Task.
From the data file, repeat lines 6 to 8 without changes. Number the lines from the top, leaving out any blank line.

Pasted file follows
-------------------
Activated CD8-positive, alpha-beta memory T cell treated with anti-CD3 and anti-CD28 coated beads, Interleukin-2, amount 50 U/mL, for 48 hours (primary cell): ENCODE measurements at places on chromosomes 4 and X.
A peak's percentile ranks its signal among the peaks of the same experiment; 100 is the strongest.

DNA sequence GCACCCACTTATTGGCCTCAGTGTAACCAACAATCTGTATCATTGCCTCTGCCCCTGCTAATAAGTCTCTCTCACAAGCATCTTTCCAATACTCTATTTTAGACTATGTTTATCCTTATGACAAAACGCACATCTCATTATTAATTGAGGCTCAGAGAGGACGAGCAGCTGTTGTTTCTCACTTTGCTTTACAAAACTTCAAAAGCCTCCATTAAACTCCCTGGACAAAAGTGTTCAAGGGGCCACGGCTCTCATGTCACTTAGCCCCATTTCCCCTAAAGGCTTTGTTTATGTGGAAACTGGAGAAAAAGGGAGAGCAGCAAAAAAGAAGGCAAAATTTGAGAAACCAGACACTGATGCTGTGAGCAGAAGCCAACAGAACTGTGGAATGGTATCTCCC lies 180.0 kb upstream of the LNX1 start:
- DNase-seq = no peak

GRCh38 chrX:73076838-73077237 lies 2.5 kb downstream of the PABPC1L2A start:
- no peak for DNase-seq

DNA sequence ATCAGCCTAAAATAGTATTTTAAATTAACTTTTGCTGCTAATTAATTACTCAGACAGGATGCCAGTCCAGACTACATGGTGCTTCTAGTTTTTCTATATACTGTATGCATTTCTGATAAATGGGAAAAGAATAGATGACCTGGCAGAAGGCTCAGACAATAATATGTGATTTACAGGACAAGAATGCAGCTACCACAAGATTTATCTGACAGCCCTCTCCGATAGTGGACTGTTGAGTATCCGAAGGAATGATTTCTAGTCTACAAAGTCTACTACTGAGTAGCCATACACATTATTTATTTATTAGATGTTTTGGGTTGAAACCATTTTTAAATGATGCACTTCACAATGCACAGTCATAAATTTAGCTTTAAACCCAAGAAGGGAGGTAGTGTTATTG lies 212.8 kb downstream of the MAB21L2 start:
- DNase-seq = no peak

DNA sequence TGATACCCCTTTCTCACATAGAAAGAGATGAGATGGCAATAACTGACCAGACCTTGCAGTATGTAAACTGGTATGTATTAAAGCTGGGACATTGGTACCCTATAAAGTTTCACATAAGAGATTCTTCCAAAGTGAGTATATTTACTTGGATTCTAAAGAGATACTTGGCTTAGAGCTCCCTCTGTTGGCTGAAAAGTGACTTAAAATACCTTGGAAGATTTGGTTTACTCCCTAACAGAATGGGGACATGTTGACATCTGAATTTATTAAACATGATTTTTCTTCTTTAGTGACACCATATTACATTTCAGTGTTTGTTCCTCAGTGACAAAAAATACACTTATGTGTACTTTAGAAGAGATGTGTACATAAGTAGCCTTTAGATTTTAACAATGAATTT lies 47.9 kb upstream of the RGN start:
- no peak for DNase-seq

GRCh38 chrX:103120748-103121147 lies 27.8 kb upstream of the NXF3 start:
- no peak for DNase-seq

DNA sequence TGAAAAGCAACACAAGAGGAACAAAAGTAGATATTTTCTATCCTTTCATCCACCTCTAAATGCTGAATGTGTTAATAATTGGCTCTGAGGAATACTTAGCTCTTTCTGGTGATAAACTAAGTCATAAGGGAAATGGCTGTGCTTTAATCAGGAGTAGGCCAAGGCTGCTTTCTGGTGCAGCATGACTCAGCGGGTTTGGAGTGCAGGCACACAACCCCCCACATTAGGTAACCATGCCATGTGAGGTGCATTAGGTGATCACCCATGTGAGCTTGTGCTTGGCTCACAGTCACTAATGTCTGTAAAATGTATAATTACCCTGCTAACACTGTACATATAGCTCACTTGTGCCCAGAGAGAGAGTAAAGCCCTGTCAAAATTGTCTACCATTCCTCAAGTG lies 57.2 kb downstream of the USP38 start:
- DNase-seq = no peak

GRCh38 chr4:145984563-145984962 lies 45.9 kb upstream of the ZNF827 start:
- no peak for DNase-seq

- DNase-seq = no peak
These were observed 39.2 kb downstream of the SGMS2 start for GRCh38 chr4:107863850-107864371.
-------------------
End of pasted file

- no peak for DNase-seq

DNA sequence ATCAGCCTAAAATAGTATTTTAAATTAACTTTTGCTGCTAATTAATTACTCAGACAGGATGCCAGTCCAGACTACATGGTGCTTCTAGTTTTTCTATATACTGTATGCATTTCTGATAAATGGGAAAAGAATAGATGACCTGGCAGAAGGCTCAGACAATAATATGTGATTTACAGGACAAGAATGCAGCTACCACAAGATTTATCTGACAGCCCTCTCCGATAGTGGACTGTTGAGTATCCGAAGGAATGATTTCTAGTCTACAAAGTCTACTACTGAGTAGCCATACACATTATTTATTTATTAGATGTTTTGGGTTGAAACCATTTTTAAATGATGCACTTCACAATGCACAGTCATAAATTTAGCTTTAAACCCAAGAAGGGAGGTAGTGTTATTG lies 212.8 kb downstream of the MAB21L2 start:
- DNase-seq = no peak